Learning to communicate involves much more than picking up a language, and at Sakuraa Nihongo Resource Centre (SNRC) in Malleswaram, speaking Japanese is only one part of the journey.
“Language cannot be taken away from the art and culture and traditions of a place,” says A. Srividya, head of languages at the centre, which serves as a language facility — carrying out translation, training and interpretation as well as conducting basic Japanese classes for anyone ranging from individuals to professionals and companies.
The centre guides students through basic conversations and prepares them for the first four levels of the Japanese Language Proficiency Test conducted by the Japanese government.
They translate documents and prepare professionals for business meetings in Japan or with Japanese people.
But with this structured learning of language comes an understanding of Japanese culture. To communicate with a Japanese businessman, one must know business etiquette and seating arrangements. When students reach the highest level of JLPT, they are taught by Japanese freelancers and in communicating with them, pick up on conversational habits and accents.
Every year, SNRC participates in the Japan Habba, a merging of Japanese and Indian culture, where Indians prepare and perform a variety of Japanese arts, and vice versa.
Students from SNRC have staged kabuki (Japanese dance-drama), bunraku (Japanese puppet theatre), recited haiku, and sung Japanese songs to karaoke, and in return, Japanese students put up Bollywood dances and did Kannada recitations.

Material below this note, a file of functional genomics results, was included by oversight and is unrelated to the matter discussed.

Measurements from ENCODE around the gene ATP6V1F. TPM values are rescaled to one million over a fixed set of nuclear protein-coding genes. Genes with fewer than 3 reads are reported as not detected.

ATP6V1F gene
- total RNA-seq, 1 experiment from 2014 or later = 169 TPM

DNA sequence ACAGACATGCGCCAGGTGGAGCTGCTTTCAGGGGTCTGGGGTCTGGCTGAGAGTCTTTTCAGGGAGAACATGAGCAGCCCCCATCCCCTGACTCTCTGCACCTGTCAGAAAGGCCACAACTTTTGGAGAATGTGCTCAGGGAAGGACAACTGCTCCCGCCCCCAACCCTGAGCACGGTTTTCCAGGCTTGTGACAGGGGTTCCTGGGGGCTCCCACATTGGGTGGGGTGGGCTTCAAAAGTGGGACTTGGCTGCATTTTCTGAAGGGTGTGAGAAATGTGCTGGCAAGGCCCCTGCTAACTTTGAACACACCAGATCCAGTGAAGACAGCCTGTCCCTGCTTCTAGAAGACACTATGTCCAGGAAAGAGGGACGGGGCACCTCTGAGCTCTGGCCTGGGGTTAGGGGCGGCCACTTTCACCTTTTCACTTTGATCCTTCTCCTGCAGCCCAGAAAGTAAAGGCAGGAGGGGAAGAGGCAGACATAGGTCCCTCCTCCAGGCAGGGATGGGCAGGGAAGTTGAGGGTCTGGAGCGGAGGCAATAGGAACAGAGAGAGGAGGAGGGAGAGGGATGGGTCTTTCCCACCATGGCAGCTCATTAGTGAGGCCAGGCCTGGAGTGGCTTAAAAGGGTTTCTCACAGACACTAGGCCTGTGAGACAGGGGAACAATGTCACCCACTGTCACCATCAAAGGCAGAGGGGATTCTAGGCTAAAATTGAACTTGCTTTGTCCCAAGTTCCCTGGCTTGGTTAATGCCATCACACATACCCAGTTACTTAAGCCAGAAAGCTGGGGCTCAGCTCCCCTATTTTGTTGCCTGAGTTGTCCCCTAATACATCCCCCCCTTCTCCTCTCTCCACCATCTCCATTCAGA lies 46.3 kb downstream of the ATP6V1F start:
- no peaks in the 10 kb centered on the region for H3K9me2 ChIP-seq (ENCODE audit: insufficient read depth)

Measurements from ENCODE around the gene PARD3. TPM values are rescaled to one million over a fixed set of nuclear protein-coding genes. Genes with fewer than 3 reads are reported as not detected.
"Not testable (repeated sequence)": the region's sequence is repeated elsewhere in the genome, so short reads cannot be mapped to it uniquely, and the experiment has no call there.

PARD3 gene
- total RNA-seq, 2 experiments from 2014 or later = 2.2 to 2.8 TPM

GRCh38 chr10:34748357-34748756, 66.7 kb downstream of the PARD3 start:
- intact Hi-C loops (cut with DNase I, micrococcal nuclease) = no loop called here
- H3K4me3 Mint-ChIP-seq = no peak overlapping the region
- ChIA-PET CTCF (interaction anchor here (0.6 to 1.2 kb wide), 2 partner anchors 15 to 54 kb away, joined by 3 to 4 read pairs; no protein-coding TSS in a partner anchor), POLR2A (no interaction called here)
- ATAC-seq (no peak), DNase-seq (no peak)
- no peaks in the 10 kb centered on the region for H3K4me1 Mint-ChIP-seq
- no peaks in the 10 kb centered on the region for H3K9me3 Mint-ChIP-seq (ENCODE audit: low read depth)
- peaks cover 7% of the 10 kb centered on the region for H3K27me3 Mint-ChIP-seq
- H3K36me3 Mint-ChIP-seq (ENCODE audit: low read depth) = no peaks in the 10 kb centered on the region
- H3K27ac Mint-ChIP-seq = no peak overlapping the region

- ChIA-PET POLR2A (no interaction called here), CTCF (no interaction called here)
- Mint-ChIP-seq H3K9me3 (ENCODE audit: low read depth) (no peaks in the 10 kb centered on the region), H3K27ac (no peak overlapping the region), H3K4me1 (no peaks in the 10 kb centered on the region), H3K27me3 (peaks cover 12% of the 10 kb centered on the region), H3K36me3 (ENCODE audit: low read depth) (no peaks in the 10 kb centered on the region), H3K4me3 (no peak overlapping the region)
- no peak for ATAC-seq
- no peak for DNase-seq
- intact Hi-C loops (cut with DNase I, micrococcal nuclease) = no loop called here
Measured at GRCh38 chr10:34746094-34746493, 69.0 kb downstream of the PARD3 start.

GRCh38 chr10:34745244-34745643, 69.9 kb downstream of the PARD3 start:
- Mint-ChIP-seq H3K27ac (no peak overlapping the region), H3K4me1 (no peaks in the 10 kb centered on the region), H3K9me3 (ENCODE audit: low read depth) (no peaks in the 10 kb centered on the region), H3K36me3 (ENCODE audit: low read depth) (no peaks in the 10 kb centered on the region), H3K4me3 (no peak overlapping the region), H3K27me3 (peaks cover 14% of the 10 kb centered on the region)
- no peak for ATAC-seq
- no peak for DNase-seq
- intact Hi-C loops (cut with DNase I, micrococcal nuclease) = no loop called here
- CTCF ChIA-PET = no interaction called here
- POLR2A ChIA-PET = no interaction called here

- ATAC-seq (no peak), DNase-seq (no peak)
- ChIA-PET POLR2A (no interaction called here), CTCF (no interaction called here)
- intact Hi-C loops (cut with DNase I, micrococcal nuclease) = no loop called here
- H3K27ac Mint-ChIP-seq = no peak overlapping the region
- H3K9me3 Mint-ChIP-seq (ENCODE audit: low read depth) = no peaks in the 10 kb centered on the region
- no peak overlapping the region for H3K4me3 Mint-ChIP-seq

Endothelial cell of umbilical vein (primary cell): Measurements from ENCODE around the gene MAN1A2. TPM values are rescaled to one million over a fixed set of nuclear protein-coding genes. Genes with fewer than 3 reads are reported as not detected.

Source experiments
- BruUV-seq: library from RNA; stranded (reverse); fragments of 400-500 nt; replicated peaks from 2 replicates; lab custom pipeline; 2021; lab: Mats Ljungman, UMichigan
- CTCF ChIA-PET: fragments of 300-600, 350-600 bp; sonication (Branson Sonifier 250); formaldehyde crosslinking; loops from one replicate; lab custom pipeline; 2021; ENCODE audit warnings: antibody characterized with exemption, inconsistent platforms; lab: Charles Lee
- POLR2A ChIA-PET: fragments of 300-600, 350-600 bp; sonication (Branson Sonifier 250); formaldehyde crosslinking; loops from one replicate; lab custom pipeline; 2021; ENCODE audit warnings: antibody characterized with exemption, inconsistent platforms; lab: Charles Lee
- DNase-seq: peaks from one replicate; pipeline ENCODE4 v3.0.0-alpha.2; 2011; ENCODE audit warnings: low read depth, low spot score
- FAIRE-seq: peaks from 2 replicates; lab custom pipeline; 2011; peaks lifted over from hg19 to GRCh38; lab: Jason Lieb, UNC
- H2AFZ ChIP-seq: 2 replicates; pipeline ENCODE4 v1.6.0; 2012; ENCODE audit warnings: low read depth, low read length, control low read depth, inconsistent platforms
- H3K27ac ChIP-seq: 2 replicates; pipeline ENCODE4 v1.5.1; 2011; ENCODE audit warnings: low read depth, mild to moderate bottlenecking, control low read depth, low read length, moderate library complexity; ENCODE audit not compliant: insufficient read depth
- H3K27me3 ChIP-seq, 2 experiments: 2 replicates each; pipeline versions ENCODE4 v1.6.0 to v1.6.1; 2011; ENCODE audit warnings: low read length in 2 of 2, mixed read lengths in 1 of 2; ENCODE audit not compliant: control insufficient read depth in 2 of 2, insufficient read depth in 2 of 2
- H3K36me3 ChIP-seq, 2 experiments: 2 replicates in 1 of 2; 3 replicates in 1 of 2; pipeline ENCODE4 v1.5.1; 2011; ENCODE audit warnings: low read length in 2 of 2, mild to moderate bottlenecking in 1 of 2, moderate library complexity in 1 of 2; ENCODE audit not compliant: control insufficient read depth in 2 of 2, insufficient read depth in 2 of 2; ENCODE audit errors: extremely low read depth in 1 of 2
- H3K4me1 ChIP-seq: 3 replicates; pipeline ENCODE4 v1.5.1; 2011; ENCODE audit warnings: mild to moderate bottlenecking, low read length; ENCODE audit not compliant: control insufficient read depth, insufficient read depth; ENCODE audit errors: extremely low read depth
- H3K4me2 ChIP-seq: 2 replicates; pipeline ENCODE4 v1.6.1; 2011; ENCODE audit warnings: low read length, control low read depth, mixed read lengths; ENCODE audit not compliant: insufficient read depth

This coming together of cultures is topped off with the presence of both Japanese and Indian food.
Srividya says there are three important practices that students learn at SNRC. The first is origami, the Japanese art of folding paper. The instructions are given in basic Japanese, for language practice. It is also said to aid concentration, a skill important to the Japanese.
The second is shodo or calligraphy, the design of lettering. With calligraphy, specific attention is paid to the spacing of the text on the page. It is a skill connected to a clear mind and the ability to plan within available space, another skill important to the Japanese.
The third is ikebana, the Japanese art of flower arrangement. It is minimal, and is connected to the Japanese custom of not stressing on detail (both in decoration and conversation), leaving the real value as an undertone.
In learning these skills related to the art and culture of Japan, students understand the Japanese as a people, and their practices and beliefs.
(Sakuraa Nihongo Resource Centre is at 9th Cross, 4th Main. Call 42628200).